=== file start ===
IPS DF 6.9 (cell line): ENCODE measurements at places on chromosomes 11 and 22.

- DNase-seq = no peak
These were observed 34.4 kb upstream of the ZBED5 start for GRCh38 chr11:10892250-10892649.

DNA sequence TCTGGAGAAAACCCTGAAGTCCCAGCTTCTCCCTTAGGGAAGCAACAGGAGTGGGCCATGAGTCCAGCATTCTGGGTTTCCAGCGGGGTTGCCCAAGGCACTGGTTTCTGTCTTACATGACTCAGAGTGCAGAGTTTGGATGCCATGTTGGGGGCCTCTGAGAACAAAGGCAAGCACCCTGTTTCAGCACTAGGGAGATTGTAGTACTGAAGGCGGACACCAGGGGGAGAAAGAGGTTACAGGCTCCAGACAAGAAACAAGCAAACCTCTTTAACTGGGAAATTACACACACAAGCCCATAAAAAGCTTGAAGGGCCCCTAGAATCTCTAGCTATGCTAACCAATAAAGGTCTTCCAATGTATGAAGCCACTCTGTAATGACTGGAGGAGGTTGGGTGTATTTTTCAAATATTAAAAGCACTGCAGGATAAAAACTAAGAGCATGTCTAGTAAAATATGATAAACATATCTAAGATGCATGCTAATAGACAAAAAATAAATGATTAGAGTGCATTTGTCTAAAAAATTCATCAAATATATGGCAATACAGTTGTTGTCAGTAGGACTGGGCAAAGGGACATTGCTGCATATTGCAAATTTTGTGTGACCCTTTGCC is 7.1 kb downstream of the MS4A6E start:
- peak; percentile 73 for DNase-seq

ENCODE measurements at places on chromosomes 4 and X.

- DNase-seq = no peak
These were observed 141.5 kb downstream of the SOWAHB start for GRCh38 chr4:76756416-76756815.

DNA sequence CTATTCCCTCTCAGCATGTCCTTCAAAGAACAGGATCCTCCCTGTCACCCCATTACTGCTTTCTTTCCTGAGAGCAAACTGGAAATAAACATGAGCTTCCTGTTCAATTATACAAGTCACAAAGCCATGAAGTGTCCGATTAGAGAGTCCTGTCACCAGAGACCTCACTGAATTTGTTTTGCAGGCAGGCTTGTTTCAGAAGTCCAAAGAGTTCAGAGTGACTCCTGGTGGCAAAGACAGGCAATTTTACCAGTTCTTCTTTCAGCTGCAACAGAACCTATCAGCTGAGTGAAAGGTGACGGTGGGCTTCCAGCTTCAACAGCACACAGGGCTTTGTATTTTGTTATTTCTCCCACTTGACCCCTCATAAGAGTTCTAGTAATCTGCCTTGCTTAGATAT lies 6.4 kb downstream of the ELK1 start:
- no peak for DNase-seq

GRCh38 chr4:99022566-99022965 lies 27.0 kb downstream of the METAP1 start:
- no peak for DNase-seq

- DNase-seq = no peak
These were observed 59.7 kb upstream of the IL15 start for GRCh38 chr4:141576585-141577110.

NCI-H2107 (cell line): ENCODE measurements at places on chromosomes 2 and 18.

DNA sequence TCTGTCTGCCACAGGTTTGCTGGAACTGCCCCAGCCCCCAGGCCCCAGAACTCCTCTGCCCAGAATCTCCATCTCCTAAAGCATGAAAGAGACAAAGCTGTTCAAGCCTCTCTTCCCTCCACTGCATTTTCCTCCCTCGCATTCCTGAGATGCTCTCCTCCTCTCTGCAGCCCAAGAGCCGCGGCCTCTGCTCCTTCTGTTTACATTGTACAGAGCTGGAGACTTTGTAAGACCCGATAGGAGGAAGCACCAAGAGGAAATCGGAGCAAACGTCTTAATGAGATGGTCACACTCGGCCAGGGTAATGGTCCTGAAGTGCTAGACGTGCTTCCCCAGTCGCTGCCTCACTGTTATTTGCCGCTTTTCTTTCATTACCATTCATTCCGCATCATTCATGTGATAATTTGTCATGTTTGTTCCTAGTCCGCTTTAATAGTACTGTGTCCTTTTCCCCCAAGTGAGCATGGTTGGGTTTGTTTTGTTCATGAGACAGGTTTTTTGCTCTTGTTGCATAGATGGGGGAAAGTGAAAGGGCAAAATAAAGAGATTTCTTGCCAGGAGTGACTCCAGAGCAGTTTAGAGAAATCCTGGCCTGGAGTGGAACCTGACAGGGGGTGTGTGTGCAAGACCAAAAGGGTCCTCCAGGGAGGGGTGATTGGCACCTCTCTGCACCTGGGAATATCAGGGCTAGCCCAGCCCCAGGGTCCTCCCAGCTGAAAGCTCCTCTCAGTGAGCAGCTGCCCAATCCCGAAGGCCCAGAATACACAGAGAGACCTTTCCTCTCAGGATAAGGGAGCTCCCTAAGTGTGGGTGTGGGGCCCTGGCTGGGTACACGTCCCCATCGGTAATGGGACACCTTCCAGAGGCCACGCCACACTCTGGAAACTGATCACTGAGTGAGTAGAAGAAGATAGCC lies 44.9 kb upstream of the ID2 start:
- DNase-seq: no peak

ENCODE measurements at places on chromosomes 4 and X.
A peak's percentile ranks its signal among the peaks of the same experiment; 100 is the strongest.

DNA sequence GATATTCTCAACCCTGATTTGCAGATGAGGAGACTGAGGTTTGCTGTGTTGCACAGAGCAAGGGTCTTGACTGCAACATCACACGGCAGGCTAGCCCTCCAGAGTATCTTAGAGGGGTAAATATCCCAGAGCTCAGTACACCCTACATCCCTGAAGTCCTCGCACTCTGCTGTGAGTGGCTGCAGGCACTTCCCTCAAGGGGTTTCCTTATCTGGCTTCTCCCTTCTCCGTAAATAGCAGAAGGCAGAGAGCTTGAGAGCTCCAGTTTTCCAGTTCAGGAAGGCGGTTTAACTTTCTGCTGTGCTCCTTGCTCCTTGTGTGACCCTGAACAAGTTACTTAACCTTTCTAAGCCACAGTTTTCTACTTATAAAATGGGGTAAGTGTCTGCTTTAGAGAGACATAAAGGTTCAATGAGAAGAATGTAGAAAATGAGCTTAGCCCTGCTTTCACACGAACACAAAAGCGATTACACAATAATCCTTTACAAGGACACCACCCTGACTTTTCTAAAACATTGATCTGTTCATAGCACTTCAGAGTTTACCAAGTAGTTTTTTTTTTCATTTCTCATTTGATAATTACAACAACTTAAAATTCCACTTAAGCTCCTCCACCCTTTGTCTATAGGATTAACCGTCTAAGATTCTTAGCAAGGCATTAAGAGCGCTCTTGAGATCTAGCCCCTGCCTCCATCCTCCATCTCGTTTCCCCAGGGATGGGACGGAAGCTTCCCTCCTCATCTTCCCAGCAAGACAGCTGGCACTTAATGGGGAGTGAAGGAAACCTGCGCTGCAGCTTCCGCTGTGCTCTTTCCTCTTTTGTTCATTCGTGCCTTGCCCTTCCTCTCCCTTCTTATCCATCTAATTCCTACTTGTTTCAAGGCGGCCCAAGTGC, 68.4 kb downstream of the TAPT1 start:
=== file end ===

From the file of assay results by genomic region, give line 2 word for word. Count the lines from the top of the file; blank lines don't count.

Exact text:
- DNase-seq = no peak